Home Topics Success Here's how to make your finances a part of your self-care routine

Here’s how to make your finances a part of your self-care routine

Every Saturday morning after brewing a full pot of coffee, I stand in a sunny spot on the couch, open a table, and start checking where my money has gone over the past week.

I call this my money practice. I take a step back to see if and where I’m spending too much, saving too little, and everything else in between. Much like I run for my physical health and meditate for my mental health, the time I devote to regularly reviewing my finances is a fundamental element of my self-care routine.

Build your own money practice with these tips.

1. Think of it as a lifetime journey.

I use the term practice to describe managing my money as it implies a continuous effort as opposed to a one-time task.

I sometimes joke: You don’t go to a yoga class and then say, “Great, now I’m fit for life.” Like most forms of wellbeing, money management is an ongoing effort.

2. Adopt a philosophy of growth.

Viewing your finances as a practice can encourage a growth philosophy rather than a solid one.

When it comes to money, it can mean the difference between thinking. I need to learn more about how to invest, and I’m just bad at money so there’s no point in trying. A growth philosophy is a valuable tool for managing the inevitable setbacks that will occur on your financial journey.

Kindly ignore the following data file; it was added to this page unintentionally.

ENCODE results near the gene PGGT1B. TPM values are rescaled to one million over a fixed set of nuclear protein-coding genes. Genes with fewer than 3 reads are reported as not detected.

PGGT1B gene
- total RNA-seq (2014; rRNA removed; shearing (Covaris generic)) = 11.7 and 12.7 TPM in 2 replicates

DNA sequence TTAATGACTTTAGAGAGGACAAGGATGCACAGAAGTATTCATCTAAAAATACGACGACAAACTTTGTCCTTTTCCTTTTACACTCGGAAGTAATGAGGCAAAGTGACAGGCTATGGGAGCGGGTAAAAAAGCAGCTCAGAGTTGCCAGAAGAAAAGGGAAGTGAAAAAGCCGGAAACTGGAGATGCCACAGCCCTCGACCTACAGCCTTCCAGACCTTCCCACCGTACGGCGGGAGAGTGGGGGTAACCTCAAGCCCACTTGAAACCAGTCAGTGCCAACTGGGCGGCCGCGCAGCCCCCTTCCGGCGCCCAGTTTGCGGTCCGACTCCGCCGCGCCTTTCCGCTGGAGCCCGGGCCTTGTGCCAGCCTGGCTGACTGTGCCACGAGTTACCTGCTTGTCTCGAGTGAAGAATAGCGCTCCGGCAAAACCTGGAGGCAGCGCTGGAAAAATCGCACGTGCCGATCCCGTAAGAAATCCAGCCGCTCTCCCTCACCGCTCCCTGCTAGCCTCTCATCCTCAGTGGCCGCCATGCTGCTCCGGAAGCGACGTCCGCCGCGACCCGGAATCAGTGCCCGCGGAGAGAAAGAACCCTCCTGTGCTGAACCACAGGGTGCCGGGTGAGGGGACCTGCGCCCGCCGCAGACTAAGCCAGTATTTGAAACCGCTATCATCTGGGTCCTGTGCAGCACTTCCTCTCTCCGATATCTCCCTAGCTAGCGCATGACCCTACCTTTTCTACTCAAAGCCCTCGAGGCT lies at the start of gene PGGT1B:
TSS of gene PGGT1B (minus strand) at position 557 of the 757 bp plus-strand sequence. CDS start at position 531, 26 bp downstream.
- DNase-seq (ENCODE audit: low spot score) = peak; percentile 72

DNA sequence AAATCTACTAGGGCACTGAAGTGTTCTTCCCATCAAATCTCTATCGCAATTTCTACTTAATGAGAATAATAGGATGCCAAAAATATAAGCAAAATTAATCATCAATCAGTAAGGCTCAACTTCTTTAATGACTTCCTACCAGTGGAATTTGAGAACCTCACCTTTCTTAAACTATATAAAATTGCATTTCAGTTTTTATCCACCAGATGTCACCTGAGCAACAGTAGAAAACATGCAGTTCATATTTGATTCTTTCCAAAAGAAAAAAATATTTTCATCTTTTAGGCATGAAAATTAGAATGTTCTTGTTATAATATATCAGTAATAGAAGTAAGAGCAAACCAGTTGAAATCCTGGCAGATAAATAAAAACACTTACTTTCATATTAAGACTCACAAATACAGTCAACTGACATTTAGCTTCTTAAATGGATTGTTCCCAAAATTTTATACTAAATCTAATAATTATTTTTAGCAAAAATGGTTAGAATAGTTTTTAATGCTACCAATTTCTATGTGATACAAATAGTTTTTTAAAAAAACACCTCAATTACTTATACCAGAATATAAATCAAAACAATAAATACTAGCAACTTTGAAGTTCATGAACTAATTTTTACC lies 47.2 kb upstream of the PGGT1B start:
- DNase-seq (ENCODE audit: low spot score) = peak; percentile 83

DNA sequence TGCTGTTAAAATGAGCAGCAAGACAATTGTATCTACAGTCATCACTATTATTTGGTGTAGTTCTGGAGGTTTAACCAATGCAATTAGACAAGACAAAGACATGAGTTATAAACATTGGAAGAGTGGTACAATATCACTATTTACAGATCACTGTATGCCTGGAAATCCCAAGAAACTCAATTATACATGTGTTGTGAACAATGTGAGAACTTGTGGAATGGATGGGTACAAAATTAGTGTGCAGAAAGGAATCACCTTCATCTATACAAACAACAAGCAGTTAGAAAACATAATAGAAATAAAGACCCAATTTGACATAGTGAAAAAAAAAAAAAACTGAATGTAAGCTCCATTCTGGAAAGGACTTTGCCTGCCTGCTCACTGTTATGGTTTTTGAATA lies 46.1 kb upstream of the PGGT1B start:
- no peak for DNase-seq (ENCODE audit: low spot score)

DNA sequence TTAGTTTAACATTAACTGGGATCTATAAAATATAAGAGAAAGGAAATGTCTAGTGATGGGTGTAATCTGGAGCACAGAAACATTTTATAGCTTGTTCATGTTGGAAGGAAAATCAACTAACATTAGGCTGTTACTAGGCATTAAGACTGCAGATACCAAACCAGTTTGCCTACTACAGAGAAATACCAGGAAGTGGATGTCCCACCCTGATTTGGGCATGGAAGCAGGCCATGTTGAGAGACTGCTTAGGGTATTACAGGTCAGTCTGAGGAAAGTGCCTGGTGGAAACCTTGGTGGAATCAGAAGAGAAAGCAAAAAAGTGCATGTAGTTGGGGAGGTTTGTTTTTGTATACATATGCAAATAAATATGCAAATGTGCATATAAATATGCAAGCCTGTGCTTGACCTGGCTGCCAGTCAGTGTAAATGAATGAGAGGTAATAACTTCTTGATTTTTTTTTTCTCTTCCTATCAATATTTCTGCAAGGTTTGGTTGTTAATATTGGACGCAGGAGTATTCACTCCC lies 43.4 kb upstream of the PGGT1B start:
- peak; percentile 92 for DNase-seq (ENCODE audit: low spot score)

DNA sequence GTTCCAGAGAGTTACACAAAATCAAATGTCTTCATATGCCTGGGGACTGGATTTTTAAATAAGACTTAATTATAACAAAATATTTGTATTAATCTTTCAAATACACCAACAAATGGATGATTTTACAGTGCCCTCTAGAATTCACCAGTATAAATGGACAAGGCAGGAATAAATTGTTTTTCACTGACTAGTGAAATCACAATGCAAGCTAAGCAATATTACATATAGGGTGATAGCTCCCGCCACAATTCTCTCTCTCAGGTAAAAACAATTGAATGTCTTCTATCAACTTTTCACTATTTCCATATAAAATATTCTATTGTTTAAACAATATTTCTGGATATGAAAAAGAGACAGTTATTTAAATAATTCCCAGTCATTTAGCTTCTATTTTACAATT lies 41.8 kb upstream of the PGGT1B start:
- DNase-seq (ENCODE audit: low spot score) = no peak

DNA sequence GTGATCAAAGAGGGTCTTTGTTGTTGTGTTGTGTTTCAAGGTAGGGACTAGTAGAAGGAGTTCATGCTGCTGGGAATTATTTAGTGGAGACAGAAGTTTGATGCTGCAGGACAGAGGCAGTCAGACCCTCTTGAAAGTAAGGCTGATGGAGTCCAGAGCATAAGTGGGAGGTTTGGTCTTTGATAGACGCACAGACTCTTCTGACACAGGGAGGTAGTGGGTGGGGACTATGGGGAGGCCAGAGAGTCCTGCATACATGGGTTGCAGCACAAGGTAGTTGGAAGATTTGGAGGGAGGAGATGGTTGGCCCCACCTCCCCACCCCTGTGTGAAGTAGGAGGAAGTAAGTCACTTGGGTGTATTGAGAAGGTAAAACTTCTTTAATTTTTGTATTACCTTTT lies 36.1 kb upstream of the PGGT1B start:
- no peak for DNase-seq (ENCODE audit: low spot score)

3. Weave it into your daily life.

A monetary practice is all about setting aside time for financial self-sufficiency. What your money practice actually looks like depends on the strategies that work best for you and what you want to achieve with your money.

To some people, it looks like every dollar is budgeted at the end of each month. Or, like me, it could mean just keeping track of where your money is going each week.

Here are some ideas to get you started:

  • Weekly: Track income, expenses, bills and payments.
  • Monthly: Track household expenses, wealth, repayment progress, and savings and investment progress.
  • Quarterly: Review investments and rebalance the portfolio, meet with a finance professional to ask questions, and set future plans.
  • Yearly: Submit taxes, review credit reports, review and update insurance coverage as needed, review retirement goals, review and update beneficiaries, power of attorney and other estate plans as needed.

Read On: The Complete Guide To Money: How To Create The Wealth You Have Been Looking For All Your Life

This article originally appeared in the March / April 2021 issue of SUCCESS magazine.
Photo by @ InLightOut / Twenty20.com


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